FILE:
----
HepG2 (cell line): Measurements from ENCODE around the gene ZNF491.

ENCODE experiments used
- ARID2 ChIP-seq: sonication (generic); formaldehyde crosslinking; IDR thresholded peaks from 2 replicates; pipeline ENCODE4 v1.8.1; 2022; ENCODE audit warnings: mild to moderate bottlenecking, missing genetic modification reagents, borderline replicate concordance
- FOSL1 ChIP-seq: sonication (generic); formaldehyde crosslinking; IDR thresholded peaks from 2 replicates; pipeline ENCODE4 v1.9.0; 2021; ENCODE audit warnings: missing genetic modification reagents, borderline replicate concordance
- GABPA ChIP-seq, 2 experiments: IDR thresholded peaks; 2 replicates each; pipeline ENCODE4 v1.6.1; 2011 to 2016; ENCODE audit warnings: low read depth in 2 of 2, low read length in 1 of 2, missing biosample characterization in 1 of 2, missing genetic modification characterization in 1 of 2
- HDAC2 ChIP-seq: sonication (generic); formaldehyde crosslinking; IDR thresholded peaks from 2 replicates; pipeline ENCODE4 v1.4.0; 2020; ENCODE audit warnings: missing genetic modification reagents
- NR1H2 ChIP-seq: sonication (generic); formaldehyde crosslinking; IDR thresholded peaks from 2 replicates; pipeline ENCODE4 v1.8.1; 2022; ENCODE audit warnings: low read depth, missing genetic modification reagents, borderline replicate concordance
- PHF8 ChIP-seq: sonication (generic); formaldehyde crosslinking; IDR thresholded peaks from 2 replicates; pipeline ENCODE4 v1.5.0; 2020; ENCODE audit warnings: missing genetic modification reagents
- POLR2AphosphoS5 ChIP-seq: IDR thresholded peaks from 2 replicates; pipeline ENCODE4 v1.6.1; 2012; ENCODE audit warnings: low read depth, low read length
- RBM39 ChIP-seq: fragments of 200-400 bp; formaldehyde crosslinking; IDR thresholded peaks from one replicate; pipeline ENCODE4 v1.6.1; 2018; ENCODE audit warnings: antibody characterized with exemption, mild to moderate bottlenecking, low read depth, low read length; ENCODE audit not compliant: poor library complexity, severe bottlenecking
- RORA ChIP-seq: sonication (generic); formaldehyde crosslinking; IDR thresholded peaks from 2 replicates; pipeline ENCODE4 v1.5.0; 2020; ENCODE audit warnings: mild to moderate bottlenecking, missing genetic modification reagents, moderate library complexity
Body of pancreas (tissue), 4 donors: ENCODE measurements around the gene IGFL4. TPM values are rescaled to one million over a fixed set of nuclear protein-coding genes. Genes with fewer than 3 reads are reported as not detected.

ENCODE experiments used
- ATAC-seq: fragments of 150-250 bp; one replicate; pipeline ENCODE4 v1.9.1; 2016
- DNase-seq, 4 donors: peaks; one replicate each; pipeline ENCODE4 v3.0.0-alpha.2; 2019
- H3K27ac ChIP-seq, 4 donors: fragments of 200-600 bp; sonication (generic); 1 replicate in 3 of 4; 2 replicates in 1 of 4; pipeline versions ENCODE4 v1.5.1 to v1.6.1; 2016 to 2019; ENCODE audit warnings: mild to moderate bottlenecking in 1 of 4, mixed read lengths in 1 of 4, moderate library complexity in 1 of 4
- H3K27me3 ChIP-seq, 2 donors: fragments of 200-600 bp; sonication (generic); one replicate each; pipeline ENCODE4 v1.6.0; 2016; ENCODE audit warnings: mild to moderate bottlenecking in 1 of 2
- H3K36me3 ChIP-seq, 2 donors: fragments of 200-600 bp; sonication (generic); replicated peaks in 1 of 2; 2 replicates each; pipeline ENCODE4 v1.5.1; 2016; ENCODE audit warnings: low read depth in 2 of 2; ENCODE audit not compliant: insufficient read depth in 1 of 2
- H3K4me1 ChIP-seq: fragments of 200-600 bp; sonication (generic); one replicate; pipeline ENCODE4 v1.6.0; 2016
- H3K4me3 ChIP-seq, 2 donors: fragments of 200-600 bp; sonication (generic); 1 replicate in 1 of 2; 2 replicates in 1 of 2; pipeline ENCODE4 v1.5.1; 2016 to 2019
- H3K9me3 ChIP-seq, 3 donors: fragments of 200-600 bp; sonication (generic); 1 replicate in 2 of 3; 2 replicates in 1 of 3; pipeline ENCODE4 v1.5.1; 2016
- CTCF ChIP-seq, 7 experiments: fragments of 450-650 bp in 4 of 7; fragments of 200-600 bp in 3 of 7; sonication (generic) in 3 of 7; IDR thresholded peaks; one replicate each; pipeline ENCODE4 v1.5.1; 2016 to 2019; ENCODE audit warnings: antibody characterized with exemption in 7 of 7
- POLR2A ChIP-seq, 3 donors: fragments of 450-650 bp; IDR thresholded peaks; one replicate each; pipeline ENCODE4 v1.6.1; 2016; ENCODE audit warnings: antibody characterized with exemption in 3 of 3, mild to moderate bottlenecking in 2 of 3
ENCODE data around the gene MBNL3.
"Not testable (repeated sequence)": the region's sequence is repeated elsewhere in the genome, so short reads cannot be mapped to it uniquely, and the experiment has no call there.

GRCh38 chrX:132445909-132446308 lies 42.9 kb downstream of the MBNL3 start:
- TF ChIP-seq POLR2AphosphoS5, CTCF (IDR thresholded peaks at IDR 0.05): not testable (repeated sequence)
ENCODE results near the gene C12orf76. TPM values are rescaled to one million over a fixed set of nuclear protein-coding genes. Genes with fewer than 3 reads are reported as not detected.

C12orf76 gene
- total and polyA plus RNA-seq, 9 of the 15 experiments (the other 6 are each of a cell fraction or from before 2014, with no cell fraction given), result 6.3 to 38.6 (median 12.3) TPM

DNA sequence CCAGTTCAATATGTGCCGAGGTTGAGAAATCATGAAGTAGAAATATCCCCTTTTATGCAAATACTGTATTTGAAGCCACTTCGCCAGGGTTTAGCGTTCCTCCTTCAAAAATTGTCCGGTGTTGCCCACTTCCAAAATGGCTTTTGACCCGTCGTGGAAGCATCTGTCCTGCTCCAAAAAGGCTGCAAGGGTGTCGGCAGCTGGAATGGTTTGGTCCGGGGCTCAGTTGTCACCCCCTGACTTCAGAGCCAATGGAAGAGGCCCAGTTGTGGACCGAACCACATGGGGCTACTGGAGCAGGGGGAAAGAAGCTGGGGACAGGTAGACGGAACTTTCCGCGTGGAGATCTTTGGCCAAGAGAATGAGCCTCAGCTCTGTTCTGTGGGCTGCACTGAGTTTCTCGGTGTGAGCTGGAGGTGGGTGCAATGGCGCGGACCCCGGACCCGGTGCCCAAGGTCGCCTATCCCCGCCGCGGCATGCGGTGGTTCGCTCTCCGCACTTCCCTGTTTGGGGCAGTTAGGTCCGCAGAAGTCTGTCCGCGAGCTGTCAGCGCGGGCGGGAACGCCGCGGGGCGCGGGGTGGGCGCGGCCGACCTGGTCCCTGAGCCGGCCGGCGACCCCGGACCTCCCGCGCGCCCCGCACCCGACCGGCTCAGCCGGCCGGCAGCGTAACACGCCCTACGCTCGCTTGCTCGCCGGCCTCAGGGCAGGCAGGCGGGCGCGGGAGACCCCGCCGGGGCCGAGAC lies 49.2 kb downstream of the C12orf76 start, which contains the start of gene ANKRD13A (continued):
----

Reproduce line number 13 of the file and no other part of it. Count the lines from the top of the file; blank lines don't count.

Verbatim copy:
ENCODE experiments used